This content first appeared on Digital Point Forum and has been republished here with permission from the author.
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Some people have asked me, “What is the difference between a copywriter and a ghostwriter What are their similarities?”
Well, I’ll start with the primary difference. It’s a simple difference. A copywriter is mainly concerned with producing sales and marketing copy for a client whereas a ghostwriter is someone who writes a book for someone else (whether it be non-fiction or fiction). The term “ghostwriter” simply means that, although they’ve written the book, they remain anonymous (a “ghost”) to that book’s readers because they aren’t listed as the author. The person/organization the book was written for is listed as the author … which is very similar to copywriting, isn’t it? The freelance copywriter rarely, if ever, receives public credit for the content they’ve written for someone else.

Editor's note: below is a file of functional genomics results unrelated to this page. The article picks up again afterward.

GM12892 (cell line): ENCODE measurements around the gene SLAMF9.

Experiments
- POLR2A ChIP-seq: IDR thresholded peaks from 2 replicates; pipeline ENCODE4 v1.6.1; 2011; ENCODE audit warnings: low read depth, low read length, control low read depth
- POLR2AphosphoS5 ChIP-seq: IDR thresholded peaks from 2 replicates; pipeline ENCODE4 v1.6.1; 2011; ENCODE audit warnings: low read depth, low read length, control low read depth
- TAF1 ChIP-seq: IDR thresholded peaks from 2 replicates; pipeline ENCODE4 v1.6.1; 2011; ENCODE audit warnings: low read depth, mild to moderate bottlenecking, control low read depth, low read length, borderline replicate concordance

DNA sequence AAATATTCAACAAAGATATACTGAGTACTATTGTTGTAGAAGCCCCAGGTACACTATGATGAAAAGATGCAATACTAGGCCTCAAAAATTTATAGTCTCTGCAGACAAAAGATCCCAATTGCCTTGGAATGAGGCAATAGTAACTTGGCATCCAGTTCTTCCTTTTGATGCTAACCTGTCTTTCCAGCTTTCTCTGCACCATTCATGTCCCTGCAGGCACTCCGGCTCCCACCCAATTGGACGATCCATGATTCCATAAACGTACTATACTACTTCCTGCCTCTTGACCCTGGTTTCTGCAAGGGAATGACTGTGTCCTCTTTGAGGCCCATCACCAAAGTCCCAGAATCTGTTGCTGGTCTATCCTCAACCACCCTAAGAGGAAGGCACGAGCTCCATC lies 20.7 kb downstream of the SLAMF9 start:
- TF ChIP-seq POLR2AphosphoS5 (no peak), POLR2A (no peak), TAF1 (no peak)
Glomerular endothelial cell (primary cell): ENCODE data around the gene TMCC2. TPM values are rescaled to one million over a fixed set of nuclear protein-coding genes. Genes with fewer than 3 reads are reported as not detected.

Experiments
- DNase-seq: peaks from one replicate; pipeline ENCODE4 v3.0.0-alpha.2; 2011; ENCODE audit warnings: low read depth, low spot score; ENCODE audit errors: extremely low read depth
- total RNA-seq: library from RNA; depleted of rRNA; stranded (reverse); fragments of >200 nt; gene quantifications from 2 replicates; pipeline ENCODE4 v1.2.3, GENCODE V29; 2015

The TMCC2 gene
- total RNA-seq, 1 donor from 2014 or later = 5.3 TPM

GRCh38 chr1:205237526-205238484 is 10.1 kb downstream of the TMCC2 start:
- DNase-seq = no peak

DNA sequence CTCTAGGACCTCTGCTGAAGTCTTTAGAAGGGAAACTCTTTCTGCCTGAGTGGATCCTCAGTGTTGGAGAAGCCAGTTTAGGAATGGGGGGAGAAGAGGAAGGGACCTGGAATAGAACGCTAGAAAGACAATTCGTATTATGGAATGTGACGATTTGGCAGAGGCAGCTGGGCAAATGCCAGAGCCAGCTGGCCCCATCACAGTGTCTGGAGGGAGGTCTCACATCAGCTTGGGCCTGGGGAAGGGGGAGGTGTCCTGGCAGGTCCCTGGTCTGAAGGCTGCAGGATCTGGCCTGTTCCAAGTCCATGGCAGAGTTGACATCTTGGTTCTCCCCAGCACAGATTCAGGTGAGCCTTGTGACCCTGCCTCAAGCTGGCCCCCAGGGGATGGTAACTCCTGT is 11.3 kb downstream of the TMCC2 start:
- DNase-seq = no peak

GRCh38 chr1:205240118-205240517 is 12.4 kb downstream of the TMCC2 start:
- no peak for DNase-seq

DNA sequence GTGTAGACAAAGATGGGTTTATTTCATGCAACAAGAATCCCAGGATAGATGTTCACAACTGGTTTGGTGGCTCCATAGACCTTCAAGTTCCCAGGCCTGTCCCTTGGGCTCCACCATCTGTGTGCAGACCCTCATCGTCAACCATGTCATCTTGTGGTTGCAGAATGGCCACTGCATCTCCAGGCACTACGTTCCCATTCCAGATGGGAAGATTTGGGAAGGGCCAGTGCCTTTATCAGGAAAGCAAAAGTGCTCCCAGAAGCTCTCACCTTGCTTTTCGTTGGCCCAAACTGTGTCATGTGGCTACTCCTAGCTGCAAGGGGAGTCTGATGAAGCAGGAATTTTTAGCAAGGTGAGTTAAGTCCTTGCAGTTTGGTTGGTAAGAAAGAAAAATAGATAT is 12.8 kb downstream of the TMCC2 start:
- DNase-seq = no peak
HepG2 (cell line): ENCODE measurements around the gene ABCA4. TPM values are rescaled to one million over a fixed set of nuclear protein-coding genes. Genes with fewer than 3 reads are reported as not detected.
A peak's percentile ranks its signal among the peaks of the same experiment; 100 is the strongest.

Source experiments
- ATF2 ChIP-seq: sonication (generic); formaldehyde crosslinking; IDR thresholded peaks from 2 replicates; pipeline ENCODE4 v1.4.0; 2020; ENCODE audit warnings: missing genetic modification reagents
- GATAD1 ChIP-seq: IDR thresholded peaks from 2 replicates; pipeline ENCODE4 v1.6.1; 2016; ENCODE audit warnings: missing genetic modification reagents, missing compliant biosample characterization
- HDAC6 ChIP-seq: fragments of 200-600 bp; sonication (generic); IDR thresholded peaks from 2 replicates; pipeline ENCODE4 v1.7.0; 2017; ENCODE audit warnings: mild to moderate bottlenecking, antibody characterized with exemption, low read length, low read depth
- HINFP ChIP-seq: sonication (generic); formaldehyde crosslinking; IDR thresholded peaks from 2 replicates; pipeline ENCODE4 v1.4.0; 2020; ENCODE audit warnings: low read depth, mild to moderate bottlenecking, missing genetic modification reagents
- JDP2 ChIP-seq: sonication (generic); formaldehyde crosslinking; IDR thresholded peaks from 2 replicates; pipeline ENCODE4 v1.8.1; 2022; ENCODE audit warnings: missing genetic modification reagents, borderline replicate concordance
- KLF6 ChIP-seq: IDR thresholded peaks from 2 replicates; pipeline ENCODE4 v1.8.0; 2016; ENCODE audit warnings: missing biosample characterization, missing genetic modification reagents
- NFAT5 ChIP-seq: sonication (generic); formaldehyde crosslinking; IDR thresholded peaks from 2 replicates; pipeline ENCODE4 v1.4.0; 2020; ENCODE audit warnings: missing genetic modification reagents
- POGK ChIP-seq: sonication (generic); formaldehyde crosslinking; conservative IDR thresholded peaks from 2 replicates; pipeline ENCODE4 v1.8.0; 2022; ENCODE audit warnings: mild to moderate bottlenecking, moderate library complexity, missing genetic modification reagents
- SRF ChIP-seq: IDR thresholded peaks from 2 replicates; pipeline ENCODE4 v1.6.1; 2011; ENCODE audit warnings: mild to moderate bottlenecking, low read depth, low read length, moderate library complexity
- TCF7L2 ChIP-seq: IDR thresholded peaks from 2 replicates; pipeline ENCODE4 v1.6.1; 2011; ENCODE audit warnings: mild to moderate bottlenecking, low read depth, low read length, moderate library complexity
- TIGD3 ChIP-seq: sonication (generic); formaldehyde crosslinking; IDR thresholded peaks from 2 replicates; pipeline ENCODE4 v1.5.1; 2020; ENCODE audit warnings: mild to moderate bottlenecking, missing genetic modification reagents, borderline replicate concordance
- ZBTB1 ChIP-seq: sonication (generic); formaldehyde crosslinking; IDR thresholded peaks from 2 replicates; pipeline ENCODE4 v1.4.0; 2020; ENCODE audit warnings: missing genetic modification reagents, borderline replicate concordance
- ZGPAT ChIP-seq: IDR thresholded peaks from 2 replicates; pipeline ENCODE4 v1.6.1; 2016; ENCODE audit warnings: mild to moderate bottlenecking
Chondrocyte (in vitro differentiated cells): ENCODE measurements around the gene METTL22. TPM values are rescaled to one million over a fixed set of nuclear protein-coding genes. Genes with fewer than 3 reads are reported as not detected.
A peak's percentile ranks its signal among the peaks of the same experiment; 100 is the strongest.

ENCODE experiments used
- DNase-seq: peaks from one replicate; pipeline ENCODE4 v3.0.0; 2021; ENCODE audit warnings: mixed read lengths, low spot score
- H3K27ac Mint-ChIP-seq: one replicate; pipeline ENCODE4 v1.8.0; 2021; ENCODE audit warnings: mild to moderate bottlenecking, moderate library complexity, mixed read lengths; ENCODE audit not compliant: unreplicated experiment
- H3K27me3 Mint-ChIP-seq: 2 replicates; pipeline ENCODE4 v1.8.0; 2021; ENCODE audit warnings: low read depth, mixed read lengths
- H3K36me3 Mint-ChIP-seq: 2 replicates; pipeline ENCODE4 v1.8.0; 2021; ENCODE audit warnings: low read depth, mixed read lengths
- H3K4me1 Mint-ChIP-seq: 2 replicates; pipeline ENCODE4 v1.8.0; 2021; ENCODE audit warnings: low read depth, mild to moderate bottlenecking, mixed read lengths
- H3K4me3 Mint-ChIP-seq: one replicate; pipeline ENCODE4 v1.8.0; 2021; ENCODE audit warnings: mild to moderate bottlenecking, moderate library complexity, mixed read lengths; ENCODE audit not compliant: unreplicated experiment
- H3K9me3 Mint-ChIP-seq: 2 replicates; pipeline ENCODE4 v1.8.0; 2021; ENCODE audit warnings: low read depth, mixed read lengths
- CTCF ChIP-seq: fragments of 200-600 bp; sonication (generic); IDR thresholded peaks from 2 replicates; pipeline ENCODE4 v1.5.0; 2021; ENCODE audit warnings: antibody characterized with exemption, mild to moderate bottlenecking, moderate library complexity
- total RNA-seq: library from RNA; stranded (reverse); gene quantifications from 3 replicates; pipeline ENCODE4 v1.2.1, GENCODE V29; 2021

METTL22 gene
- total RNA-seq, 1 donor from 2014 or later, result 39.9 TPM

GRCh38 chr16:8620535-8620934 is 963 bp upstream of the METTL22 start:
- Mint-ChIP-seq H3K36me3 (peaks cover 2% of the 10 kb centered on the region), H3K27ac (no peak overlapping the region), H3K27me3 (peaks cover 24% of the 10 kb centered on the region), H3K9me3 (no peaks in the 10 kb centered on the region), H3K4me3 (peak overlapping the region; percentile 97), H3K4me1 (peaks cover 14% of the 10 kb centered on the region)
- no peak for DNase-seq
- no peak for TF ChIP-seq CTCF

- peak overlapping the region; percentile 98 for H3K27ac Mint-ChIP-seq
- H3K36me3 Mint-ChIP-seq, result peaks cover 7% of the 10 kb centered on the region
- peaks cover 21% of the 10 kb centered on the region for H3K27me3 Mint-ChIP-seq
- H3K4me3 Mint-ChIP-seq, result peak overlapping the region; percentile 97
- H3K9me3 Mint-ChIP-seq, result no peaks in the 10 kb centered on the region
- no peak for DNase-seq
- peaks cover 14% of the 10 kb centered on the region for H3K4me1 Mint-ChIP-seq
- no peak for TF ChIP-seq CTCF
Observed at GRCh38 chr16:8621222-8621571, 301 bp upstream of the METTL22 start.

Which brings me to even more similarities between these two terms. The list of similarities–what they have in common–comprises much more. Here’s a short list:
1. Both ghostwriters and copywriters produce content for their clients.
2. As stated above, neither ghostwriters nor copywriters receive public credit for the content they produce for their clients.
3. Both ghostwriting and copywriting are collaborative processes in that these writers need to gain a clear understanding of what their clients want ahead of time before they begin a project, and they may need to edit/correct it along with way once it has been proofread by the client.
There are three points to get that list started. How about if someone else jumps in here and picks up where I left off? What else do these two roles have in common?